treating water

Discussion in 'General Brewing Discussions' started by oliver, Mar 21, 2016.

  1. oliver

    oliver Well-Known Member

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    we are BRAND NEW to water treatment... and for the first time today tried using 100% distilled water, with some gypsum, epsom, CaCl-, and my LHBS recommended seasalt, which we didn't have, so we used table salt...

    LHBS also provided us a sheet with Randy Mosher's IPA profile for a 5 gallon batch. Since our batch is 2.25gal, we took his numbers ÷5, multiplied by 2.25....

    (3.46g Gypsum, 1.03g Epsom, .36g table salt, .67g CaCl-) all added at 140º a couple minutes before doughing in 4.5# Maris Otter, .5 flaked wheat, and .25 Acid malt.

    145º, nailed it. 10 minutes into the mash, popped a pH strip in to test our pH level, still bright yellow. So, did we not add enough minerals, or did we add too many?? And, if were too low, is there a way to raise the pH??

    on the bright side, hit 73% efficiency today, up from our usually minuscule 60%.
     
  2. Ozarks Mountain Brew

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    first you have to stir the water vigorously after adding any salts and before you add the mash, it has to mix well with the water and the mash will not do it for you but yes there is a way to raise ph if thats the case look it up on google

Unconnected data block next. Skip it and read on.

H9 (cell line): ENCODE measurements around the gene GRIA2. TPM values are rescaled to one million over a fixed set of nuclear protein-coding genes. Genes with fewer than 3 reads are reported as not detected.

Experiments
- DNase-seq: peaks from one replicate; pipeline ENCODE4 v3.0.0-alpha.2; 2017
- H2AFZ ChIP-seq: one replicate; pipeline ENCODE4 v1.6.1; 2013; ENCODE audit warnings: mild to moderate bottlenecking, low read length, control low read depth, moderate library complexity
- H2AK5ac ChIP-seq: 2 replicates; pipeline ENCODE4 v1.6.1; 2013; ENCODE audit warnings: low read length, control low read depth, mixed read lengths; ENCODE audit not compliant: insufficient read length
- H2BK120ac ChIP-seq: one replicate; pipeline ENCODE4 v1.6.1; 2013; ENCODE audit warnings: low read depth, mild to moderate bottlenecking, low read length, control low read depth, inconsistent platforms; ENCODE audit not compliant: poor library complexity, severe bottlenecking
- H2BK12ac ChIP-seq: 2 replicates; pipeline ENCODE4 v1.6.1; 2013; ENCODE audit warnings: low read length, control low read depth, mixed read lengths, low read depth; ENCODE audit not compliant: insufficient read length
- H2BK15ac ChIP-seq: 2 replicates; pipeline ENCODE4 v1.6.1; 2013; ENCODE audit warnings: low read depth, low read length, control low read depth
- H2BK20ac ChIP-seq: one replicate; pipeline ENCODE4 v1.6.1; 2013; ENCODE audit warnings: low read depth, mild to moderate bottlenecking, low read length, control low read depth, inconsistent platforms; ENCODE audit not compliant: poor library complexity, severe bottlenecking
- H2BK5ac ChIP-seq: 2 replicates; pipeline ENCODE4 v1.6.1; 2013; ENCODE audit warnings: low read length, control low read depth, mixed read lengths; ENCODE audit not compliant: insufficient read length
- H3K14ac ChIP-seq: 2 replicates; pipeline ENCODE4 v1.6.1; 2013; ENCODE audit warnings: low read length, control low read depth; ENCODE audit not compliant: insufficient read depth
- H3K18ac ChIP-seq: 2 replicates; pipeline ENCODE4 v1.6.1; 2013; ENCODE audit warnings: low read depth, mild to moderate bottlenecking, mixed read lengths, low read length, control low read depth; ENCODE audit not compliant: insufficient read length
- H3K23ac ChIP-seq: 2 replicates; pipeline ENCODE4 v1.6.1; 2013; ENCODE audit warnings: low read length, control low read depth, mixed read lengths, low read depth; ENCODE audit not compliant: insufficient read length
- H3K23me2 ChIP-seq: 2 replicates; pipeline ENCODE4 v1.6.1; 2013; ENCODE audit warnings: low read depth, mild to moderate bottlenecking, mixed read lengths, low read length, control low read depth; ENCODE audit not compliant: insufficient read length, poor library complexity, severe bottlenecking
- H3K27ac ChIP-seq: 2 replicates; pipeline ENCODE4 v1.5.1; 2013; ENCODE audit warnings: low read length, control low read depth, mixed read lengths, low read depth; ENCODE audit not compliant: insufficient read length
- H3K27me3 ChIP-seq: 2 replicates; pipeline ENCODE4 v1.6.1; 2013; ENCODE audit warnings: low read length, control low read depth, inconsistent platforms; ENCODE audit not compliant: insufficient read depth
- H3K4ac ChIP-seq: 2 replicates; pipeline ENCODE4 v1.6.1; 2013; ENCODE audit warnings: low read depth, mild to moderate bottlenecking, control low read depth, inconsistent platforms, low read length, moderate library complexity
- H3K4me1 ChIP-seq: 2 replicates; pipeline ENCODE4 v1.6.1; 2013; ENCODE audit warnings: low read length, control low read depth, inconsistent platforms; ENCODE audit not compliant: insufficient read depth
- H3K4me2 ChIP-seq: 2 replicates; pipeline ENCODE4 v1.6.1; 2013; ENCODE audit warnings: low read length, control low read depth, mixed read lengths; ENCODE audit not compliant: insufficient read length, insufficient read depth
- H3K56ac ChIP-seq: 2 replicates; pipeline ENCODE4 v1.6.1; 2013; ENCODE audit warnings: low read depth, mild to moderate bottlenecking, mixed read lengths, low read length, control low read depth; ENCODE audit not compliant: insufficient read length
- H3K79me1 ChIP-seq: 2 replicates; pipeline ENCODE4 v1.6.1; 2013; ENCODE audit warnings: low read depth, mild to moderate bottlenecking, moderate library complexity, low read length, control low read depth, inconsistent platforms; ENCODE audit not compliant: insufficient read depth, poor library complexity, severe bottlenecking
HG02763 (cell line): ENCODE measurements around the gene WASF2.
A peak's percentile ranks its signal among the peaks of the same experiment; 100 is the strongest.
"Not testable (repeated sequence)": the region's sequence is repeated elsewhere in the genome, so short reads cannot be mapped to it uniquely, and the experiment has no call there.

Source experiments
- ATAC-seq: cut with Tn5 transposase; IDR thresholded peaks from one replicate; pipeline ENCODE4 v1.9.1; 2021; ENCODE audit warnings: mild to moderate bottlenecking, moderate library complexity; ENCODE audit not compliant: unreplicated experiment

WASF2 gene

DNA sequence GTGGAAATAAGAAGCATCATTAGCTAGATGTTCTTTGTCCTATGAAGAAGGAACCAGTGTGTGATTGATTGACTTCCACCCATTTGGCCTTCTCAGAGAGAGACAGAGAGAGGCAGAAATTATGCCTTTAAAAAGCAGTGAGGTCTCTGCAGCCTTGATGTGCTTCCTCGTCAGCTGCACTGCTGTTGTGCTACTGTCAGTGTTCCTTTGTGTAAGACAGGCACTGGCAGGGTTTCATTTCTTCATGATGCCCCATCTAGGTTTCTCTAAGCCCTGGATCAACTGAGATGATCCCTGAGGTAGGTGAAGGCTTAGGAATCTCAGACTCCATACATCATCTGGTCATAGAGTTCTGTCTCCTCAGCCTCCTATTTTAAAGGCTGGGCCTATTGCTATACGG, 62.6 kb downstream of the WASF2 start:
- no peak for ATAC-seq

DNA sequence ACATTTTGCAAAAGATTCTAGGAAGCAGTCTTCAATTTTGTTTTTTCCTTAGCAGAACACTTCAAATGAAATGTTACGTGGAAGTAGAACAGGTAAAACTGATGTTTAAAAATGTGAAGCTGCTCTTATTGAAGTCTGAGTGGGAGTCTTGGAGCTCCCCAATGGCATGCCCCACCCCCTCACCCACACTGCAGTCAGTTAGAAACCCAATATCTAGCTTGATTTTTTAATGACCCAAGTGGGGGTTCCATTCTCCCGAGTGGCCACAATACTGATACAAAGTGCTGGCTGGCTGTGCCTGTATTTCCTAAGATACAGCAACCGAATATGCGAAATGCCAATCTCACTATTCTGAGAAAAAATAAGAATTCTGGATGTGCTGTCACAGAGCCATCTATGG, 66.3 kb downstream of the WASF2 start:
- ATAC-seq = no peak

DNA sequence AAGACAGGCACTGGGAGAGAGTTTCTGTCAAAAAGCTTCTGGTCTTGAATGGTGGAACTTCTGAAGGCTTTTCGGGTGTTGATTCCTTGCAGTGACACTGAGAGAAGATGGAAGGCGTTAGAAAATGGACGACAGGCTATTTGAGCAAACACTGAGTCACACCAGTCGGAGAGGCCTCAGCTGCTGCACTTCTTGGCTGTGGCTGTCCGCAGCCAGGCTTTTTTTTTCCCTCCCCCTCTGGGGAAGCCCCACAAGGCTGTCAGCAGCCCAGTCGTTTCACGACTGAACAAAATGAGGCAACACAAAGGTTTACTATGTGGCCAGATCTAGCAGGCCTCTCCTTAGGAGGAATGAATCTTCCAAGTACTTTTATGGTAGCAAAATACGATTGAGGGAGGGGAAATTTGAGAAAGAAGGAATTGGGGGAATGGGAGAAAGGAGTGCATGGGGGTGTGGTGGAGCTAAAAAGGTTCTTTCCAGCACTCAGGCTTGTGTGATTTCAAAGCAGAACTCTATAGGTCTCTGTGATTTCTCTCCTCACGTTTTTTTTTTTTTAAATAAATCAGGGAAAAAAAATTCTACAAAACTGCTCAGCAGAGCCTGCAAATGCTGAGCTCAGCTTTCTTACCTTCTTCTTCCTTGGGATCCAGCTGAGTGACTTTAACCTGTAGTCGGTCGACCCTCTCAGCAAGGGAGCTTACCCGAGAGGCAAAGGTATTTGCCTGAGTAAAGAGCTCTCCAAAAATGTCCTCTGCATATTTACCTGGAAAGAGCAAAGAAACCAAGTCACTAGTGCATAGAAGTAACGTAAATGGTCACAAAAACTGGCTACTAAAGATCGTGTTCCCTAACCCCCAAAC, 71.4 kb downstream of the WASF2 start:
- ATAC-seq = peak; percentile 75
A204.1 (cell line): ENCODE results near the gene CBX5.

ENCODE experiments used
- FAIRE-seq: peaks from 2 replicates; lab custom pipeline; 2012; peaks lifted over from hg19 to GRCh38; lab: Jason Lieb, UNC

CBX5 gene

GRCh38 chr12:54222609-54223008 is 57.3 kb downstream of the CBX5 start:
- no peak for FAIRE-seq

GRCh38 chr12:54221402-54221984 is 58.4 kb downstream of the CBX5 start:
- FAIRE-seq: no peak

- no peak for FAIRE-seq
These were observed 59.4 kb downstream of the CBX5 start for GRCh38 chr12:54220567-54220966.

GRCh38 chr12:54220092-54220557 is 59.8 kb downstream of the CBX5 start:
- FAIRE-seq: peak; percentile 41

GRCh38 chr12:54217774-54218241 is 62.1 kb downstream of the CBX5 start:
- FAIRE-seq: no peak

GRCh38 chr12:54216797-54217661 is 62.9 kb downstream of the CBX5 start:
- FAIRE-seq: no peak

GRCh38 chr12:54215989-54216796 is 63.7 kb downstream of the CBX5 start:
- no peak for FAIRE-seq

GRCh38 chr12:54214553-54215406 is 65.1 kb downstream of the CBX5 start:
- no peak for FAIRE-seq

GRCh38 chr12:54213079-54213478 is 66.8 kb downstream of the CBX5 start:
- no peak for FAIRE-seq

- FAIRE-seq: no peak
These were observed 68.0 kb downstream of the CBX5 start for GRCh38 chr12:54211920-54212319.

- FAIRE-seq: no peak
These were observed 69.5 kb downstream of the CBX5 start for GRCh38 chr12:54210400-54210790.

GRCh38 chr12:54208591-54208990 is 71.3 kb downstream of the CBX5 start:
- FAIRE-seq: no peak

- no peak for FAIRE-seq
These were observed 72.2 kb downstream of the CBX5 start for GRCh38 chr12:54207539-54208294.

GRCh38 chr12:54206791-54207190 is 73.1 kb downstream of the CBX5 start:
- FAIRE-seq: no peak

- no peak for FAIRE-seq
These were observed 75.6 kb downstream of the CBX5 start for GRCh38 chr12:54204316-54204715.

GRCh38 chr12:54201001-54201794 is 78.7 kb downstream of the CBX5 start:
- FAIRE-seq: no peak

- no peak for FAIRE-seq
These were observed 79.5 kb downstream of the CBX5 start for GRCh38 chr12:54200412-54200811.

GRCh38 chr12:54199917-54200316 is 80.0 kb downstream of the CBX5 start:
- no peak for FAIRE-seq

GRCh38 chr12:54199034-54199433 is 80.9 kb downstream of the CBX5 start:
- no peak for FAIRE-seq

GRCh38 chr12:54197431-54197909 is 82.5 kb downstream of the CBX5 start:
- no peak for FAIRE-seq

3. Nosybear

    Nosybear Well-Known Member

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    First issue I see: What were you trying to achieve by treating your water? If you can answer that question, it's time to think about treatment, which is very complex but can be simplified to one variable, residual alkalinity. Residual alkalinity is predictive of mash pH. RA and calcium content are the only two water variables I worry about since our water is a bit deficient in calcium. I acidify or add salts for light-colored brews and have to add alkalinity for dark ones. I add salts to the brewing liquor before I even start to heat it. The water calculator on this site works well, once you understand why and how you're modifying water.

    pH test strips: You can get a decent pH meter, even a waterproof one, for about $50. Much more accuracy....

    Table salt: Contains iodine which inhibits yeast. You don't need to use sea salt, sodium chloride is sodium chloride regardless of the source, but make sure your salt is not iodized.